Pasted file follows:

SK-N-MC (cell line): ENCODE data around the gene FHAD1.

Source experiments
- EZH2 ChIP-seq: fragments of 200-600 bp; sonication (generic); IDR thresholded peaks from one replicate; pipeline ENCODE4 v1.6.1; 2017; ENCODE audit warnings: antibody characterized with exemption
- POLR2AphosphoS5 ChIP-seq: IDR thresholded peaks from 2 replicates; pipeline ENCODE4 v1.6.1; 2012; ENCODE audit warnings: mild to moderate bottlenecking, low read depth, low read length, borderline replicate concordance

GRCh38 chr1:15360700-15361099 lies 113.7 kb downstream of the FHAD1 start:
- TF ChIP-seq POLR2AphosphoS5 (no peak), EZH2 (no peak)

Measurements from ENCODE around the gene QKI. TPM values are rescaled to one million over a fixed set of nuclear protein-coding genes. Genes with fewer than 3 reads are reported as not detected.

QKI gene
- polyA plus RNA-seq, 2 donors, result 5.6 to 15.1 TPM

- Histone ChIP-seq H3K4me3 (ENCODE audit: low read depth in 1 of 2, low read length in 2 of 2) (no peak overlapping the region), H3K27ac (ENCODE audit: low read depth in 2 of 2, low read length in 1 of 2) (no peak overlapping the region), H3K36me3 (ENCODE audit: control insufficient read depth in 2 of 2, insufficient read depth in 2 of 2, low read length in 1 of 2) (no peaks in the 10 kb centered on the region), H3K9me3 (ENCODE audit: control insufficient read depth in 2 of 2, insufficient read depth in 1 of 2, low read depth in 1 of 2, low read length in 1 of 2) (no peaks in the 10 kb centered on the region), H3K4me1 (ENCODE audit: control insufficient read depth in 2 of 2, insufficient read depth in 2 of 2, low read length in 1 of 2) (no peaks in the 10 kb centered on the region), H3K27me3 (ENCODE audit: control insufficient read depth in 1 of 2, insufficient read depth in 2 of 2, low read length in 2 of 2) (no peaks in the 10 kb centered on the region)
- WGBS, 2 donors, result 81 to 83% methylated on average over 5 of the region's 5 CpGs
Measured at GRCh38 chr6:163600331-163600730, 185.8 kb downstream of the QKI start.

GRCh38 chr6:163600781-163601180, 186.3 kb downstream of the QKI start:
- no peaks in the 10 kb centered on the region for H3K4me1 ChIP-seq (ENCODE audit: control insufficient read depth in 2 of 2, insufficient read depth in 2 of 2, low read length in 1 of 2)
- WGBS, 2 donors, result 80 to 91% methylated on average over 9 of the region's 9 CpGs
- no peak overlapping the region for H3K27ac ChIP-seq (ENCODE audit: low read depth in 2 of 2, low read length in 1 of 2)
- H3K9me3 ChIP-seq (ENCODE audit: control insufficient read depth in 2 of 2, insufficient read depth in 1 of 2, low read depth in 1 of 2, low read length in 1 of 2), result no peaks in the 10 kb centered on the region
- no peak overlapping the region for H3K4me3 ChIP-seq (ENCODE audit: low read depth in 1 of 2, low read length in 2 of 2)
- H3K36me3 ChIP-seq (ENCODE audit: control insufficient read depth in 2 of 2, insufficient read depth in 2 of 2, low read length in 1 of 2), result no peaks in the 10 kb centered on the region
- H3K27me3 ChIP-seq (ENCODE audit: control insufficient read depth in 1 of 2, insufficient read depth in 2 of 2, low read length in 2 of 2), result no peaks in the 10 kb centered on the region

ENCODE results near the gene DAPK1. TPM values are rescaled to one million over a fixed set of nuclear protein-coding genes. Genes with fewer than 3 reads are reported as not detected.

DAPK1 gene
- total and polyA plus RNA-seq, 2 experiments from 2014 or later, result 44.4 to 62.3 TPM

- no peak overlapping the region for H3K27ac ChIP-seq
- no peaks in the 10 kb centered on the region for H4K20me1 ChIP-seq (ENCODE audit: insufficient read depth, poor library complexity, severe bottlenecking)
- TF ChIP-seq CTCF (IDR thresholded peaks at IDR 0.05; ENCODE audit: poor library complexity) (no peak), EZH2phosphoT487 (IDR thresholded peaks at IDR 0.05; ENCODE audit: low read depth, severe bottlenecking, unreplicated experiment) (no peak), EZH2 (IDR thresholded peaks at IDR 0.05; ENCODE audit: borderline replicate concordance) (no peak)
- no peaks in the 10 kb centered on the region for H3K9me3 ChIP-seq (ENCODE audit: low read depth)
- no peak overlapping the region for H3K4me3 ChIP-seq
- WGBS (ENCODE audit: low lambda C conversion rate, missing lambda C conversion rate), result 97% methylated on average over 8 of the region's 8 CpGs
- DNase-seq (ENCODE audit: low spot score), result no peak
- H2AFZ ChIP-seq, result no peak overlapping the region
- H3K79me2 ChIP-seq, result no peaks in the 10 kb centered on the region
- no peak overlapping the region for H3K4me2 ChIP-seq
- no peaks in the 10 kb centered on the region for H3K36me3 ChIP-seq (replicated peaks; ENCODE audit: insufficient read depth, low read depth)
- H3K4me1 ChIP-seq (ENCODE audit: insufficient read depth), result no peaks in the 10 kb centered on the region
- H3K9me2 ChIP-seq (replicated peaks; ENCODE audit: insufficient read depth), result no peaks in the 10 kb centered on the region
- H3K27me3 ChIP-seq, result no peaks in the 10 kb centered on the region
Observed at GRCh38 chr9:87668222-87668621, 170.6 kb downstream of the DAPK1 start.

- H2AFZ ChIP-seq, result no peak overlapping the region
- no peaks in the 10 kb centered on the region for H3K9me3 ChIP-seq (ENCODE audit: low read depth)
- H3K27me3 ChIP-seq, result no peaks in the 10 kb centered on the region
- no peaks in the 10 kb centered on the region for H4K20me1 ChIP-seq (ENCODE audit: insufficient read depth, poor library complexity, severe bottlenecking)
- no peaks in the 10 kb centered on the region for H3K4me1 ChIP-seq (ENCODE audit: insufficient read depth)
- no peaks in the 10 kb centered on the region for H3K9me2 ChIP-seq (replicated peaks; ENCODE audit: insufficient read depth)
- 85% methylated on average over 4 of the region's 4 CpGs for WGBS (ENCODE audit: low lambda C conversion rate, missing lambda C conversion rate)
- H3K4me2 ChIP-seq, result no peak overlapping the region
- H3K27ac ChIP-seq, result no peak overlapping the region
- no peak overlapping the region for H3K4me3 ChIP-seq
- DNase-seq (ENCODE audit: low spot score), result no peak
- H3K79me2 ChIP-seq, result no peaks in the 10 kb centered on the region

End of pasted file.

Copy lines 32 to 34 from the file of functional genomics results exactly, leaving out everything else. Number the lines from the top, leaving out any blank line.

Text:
- H3K79me2 ChIP-seq, result no peaks in the 10 kb centered on the region
- no peak overlapping the region for H3K4me2 ChIP-seq
- no peaks in the 10 kb centered on the region for H3K36me3 ChIP-seq (replicated peaks; ENCODE audit: insufficient read depth, low read depth)